I am NO EXPERT on synthetic fibers, but the following is what has been explained to me. Sorry if there are holes in the explanation.

    Apparently in the process of extruding the fiber and thinning it to proper thickness there are hundreds of pulleys which progressively apply tension to it. These pulleys are driven by synchronous motors.

    Long story short: There has been an increase in defects which has been attributed to improper motor speed, and thus powerline frequency.
    The machine's manufacturer's proposed solution is a very expensive VFD drive. The company director wants to make sure that frequency variations are indeed the cause, before plunking down many dozens of kilo-dollars.

    I've already done a frequency logger, and I do see frequency variations for instance, when peak loads occur in the early evening.
    But I require better and faster resolution.
    Last edited by fernando_g; 26-12-2016 at 22:04.
    "Will design analog circuitry for Beer."

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    Alan;
    indeed the purity of zero crossings is paramount. So yes I had planned to do a 16 cycle period average, plus some old-fashioned analog filtering.
    Analog filtering is not usually recommended for power line meters as introduces a phase shift which could mess up -for instance- power factor measurements.
    But in this instance it is not relevant.

    Your code snippet looks tantalizing. I don't claim to fully understand it, but like everything else in this life, one has to take a plunge into the water and learn to swim....
    "Will design analog circuitry for Beer."

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    For $12, this RTF power module is worth checking out. Displays much info, including frequency to 2 dp. Verify accuracy in a lab then deploy onsite.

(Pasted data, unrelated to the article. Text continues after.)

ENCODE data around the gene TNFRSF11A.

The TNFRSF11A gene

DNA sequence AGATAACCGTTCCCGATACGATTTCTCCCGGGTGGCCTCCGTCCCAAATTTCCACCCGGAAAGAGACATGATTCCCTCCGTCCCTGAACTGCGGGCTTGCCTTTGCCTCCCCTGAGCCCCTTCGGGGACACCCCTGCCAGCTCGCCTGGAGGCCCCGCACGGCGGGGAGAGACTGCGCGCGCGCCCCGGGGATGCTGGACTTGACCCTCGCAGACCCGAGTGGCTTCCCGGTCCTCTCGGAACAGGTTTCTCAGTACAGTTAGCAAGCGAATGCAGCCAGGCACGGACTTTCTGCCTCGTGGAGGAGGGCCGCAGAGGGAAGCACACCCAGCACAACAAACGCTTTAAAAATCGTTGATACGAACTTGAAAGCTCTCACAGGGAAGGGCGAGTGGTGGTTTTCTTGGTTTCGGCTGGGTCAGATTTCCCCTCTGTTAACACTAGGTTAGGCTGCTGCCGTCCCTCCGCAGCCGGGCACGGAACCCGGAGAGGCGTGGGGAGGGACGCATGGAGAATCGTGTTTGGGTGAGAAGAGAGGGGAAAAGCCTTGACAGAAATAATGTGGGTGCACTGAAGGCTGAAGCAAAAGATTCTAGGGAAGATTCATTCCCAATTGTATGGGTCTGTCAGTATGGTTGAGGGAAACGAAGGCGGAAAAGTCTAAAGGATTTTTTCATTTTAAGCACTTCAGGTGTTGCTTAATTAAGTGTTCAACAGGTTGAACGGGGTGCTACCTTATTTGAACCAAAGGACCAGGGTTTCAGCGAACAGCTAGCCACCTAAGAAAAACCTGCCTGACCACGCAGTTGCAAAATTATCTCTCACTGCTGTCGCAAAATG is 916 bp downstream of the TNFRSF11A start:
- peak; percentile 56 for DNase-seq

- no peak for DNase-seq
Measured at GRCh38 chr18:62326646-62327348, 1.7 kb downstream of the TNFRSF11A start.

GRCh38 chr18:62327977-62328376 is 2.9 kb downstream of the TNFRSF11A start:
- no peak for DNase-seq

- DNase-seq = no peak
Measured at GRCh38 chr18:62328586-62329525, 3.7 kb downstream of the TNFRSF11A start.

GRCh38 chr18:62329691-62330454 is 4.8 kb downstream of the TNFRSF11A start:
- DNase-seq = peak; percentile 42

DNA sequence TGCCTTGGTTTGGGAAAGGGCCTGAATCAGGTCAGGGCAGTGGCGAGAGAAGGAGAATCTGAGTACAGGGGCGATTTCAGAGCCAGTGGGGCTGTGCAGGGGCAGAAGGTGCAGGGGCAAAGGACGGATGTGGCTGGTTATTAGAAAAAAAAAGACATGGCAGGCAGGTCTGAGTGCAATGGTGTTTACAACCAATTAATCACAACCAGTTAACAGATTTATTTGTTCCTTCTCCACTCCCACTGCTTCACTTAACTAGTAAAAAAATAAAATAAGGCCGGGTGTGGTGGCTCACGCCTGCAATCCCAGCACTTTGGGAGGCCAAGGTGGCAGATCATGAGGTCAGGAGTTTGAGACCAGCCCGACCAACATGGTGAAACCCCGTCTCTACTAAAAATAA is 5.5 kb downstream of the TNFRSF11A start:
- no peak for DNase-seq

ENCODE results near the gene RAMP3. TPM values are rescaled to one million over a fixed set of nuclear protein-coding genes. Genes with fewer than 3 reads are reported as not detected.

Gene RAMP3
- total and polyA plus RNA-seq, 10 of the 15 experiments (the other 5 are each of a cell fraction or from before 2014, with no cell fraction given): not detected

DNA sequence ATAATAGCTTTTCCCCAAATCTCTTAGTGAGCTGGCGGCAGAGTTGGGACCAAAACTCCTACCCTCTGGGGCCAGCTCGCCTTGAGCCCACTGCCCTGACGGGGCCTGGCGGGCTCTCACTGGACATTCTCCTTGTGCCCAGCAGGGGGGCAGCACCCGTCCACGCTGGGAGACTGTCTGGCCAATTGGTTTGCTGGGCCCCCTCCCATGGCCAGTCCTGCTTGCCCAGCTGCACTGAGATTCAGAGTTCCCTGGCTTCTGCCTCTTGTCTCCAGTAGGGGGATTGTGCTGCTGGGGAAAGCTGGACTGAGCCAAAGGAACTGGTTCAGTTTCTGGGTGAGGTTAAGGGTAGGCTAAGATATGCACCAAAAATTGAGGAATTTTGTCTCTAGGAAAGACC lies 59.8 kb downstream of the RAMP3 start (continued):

http://www.ebay.com/itm/AC-100A-LCD-...v/331942228775

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    Wow!
    This is another example of "why build when you can buy" thread.

    http://www.picaxeforum.co.uk/showthr...en-you-can-buy

    The shortcoming is, it apparently has no data logger with RTC capabilities.
    Unfortunately..........This is a feature that is required.
    "Will design analog circuitry for Beer."

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    Quote Originally Posted by fernando_g View Post
    I've been asked to perform a mains frequency audit on a large synthetic fiber factory.
    And there are no pieces of 'professional' equipment that you can hire (and pass on the cost) that will do exactly this ?

    Just because it may be possible to do what you want using a DIY method, how would you intend to do it in such a way that the 'audit' is accurate and can be back referanced to known and calibrated standards ?
    Picaxe in Space is now Silent (but probably still running)
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    What he said. There are professional instruments for exactly this purpose, rent one.

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    Quote Originally Posted by srnet View Post
    And there are no pieces of 'professional' equipment that you can hire (and pass on the cost) that will do exactly this ?
    Of course there are. Dranetz, Hioki, Fluke...I've used them over since the late 70s. I used a Dranetz for the original audit.

    Alongside the Dranetz, I installed my piece of equipment. For the single purpose that I made it, it correlated with the Dranetz.
    I'm no attempting to measure voltage, current, impulse voltage, lead/lag power factor, display individual harmonics plus THD, active power, reactive power, apparent power, crest factor, demand factor, active or reactive energy, phase unbalance or neutral current.
    Nor I'm required to meet a CAT IV safety rating. I'm connecting my device on a 120V office wall plug.

    So I'm planning to do a simple, single purpose piece of equipment, and -why not- make a little money in the process. Not very much, just a little.
    "Will design analog circuitry for Beer."